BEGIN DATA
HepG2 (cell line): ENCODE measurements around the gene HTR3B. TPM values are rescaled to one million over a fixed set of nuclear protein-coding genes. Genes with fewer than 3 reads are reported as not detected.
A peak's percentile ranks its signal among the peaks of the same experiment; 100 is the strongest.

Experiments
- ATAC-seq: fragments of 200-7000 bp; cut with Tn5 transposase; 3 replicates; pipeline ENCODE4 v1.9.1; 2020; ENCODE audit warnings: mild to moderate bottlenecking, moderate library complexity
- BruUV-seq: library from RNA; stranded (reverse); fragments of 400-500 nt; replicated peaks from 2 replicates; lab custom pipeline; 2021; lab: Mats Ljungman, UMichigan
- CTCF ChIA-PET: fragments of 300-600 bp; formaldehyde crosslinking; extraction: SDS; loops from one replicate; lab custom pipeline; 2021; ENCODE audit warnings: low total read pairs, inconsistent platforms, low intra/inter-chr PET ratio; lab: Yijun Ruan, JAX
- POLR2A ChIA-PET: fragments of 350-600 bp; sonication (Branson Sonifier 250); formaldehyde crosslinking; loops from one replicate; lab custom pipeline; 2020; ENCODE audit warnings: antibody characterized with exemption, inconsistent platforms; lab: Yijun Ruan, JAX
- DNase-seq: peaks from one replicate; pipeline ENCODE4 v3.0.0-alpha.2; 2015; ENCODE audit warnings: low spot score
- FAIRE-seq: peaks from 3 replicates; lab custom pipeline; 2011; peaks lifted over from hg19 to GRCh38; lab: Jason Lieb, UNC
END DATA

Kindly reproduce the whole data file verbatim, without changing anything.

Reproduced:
HepG2 (cell line): ENCODE measurements around the gene HTR3B. TPM values are rescaled to one million over a fixed set of nuclear protein-coding genes. Genes with fewer than 3 reads are reported as not detected.
A peak's percentile ranks its signal among the peaks of the same experiment; 100 is the strongest.

Experiments
- ATAC-seq: fragments of 200-7000 bp; cut with Tn5 transposase; 3 replicates; pipeline ENCODE4 v1.9.1; 2020; ENCODE audit warnings: mild to moderate bottlenecking, moderate library complexity
- BruUV-seq: library from RNA; stranded (reverse); fragments of 400-500 nt; replicated peaks from 2 replicates; lab custom pipeline; 2021; lab: Mats Ljungman, UMichigan
- CTCF ChIA-PET: fragments of 300-600 bp; formaldehyde crosslinking; extraction: SDS; loops from one replicate; lab custom pipeline; 2021; ENCODE audit warnings: low total read pairs, inconsistent platforms, low intra/inter-chr PET ratio; lab: Yijun Ruan, JAX
- POLR2A ChIA-PET: fragments of 350-600 bp; sonication (Branson Sonifier 250); formaldehyde crosslinking; loops from one replicate; lab custom pipeline; 2020; ENCODE audit warnings: antibody characterized with exemption, inconsistent platforms; lab: Yijun Ruan, JAX
- DNase-seq: peaks from one replicate; pipeline ENCODE4 v3.0.0-alpha.2; 2015; ENCODE audit warnings: low spot score
- FAIRE-seq: peaks from 3 replicates; lab custom pipeline; 2011; peaks lifted over from hg19 to GRCh38; lab: Jason Lieb, UNC